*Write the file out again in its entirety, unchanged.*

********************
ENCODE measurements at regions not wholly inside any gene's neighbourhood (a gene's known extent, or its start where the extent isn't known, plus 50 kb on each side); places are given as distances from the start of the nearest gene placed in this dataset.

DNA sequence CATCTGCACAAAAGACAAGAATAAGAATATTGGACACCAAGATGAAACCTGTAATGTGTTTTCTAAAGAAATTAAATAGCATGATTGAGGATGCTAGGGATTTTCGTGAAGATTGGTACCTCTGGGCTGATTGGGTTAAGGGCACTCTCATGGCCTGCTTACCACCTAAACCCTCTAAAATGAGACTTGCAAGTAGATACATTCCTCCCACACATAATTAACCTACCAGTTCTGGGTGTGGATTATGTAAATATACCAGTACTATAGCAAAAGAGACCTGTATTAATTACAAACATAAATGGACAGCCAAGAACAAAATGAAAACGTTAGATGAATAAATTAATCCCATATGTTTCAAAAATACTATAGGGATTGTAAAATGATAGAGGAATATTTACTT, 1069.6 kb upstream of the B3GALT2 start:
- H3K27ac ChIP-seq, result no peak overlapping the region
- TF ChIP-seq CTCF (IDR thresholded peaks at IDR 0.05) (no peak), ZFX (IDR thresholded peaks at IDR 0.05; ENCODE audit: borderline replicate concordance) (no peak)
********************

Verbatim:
ENCODE measurements at regions not wholly inside any gene's neighbourhood (a gene's known extent, or its start where the extent isn't known, plus 50 kb on each side); places are given as distances from the start of the nearest gene placed in this dataset.

DNA sequence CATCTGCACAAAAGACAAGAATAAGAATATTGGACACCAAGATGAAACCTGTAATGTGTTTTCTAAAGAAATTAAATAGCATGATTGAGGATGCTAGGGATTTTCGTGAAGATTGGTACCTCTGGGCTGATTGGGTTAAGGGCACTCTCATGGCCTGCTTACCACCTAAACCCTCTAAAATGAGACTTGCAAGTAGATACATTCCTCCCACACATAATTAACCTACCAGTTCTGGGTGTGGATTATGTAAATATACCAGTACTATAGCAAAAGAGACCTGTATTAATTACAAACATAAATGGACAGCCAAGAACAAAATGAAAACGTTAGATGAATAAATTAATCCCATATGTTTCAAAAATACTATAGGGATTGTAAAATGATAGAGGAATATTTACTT, 1069.6 kb upstream of the B3GALT2 start:
- H3K27ac ChIP-seq, result no peak overlapping the region
- TF ChIP-seq CTCF (IDR thresholded peaks at IDR 0.05) (no peak), ZFX (IDR thresholded peaks at IDR 0.05; ENCODE audit: borderline replicate concordance) (no peak)